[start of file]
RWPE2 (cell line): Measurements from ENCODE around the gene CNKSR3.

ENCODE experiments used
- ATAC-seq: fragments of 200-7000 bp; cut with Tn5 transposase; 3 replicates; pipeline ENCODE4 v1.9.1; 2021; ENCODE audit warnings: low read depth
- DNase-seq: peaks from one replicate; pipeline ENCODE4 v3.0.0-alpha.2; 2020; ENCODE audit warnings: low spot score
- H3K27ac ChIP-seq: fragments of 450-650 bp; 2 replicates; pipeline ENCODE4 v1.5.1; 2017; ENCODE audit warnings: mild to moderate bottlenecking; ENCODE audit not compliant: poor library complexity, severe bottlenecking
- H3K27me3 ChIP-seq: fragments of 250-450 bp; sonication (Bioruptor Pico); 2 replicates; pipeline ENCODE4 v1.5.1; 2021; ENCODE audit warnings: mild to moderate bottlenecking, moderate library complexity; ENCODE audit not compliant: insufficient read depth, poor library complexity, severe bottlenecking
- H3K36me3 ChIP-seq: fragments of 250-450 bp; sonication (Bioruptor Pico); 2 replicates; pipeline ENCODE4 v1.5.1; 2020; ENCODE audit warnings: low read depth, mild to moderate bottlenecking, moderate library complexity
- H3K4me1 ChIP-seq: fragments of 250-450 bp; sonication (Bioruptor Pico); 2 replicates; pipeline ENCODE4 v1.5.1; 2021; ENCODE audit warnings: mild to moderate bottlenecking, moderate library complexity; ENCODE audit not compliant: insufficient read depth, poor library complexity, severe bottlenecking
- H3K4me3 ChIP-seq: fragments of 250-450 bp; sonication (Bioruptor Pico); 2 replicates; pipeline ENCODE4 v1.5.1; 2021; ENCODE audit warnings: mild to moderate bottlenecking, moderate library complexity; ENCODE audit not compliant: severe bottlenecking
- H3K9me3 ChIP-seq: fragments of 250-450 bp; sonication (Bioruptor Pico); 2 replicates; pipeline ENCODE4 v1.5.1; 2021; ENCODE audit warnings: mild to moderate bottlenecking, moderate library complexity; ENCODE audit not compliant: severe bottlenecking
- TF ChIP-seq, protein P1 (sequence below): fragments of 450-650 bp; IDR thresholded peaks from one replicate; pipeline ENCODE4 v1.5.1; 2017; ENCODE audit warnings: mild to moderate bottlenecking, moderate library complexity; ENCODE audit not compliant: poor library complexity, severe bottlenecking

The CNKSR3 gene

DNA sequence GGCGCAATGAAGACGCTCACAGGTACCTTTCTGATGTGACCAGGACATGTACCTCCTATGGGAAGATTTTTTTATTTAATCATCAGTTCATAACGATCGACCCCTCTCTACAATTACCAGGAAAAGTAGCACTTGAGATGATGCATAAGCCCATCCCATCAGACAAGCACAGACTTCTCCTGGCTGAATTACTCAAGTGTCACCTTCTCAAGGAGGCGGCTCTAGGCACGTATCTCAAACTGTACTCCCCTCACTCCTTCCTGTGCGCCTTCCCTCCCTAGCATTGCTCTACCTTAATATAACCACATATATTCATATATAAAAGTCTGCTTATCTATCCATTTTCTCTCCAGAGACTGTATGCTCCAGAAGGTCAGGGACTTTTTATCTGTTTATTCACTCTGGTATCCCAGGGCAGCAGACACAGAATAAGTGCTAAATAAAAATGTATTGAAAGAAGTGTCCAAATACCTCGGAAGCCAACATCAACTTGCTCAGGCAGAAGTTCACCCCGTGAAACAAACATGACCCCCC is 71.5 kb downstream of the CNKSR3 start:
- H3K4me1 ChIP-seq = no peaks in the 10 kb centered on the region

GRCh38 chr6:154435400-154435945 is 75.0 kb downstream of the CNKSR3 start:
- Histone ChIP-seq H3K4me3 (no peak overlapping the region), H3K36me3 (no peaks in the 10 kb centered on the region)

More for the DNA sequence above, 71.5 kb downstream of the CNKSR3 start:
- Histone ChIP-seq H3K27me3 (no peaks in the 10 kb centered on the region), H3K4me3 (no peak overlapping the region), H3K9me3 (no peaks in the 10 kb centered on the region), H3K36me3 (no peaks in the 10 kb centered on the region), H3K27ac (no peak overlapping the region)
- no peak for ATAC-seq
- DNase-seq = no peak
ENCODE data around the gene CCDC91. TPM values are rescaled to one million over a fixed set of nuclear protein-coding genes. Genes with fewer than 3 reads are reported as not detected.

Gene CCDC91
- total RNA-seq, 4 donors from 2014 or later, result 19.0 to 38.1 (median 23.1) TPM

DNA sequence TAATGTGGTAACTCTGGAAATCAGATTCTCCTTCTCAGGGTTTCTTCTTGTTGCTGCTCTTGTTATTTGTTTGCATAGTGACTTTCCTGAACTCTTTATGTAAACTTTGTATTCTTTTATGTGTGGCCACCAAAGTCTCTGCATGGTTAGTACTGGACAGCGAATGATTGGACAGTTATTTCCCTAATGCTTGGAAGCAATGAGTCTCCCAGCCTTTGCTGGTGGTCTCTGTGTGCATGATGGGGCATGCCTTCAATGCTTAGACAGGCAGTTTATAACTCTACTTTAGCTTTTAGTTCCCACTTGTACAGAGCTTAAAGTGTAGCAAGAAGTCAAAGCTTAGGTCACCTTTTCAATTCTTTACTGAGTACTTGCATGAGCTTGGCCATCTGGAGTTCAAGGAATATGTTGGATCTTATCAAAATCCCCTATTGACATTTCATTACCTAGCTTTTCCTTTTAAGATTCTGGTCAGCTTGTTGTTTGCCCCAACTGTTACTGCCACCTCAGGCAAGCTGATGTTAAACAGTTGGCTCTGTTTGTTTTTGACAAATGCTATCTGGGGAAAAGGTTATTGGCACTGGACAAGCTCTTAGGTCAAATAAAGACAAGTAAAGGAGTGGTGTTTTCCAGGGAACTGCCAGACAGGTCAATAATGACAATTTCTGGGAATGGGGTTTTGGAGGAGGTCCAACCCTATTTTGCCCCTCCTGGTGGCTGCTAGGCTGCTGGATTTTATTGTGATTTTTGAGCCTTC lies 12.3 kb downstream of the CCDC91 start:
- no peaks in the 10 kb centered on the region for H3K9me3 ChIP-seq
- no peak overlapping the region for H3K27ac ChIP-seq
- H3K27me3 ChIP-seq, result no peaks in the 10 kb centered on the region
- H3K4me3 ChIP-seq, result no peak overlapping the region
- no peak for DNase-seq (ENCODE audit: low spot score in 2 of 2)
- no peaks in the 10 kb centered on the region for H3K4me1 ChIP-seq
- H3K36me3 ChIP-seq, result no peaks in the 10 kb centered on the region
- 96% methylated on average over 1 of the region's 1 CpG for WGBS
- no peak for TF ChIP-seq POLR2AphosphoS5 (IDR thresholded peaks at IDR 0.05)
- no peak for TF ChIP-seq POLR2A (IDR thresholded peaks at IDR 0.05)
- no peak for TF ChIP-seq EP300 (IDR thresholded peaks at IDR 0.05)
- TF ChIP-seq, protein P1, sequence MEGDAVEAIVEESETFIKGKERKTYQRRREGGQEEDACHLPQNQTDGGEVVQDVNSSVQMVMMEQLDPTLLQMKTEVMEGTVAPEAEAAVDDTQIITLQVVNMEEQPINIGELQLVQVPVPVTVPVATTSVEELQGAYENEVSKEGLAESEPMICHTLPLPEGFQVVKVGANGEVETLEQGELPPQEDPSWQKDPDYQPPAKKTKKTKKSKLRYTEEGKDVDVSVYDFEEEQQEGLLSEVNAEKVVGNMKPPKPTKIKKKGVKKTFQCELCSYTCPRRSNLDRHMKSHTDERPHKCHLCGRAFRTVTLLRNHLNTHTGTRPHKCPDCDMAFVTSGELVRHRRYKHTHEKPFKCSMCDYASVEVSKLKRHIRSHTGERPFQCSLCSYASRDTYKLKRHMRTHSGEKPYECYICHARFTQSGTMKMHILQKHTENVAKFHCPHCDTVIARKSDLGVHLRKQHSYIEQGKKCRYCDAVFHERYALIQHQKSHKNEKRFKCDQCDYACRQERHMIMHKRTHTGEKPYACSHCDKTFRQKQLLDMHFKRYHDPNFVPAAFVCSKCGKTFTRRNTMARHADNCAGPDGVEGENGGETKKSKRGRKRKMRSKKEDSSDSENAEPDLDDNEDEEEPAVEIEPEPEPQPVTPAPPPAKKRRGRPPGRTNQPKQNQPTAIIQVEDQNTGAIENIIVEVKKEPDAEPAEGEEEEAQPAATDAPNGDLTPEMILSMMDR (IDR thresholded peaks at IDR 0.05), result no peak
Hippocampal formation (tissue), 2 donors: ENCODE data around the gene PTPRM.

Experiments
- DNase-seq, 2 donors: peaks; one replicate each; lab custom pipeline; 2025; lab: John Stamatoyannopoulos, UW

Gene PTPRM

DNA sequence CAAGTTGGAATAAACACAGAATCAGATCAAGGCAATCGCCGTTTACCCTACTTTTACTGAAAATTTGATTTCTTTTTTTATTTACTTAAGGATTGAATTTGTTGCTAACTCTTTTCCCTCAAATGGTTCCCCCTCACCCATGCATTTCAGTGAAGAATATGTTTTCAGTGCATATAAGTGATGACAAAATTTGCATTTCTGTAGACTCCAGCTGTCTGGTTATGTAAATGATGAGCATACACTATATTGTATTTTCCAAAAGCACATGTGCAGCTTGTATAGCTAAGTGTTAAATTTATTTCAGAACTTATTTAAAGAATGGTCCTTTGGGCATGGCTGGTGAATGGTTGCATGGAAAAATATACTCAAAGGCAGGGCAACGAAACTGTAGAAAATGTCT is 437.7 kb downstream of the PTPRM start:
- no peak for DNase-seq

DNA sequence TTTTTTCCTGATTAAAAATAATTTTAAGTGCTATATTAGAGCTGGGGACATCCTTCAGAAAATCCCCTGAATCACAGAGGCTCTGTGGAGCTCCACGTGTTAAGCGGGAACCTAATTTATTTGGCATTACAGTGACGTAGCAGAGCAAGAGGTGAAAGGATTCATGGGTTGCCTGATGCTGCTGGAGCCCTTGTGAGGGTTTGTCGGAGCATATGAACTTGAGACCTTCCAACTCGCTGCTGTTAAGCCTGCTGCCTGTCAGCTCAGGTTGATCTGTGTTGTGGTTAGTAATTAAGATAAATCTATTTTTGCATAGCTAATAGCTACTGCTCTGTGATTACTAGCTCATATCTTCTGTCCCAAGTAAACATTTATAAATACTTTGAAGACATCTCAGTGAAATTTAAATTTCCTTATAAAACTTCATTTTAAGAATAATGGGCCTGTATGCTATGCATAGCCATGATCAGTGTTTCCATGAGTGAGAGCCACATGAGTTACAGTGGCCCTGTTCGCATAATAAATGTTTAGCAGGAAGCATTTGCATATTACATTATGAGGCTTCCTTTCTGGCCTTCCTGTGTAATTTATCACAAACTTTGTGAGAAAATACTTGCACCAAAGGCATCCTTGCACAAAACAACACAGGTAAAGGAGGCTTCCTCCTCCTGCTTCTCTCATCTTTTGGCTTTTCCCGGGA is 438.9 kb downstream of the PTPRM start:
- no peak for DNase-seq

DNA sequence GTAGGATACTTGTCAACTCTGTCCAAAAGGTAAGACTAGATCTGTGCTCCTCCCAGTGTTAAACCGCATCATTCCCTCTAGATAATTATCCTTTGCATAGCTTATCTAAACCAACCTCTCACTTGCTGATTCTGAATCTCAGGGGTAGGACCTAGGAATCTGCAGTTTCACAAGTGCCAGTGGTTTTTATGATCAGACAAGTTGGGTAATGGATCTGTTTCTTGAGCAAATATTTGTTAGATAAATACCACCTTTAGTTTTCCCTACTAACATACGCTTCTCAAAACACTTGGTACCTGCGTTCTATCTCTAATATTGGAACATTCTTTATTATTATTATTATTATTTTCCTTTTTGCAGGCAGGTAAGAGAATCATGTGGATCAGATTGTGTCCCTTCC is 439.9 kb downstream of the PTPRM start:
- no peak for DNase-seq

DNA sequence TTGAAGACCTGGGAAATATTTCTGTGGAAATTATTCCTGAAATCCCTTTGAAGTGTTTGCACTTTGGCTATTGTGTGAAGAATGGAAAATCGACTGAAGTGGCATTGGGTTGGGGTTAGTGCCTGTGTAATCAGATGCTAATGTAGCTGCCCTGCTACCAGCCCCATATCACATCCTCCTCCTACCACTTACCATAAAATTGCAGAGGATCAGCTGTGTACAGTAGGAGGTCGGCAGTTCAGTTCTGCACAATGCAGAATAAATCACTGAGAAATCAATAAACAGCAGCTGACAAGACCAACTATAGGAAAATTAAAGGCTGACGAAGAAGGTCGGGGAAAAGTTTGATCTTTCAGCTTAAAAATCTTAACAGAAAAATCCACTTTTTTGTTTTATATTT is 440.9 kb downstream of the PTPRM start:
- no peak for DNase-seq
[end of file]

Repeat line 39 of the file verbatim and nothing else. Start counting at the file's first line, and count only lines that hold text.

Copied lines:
- DNase-seq, 2 donors: peaks; one replicate each; lab custom pipeline; 2025; lab: John Stamatoyannopoulos, UW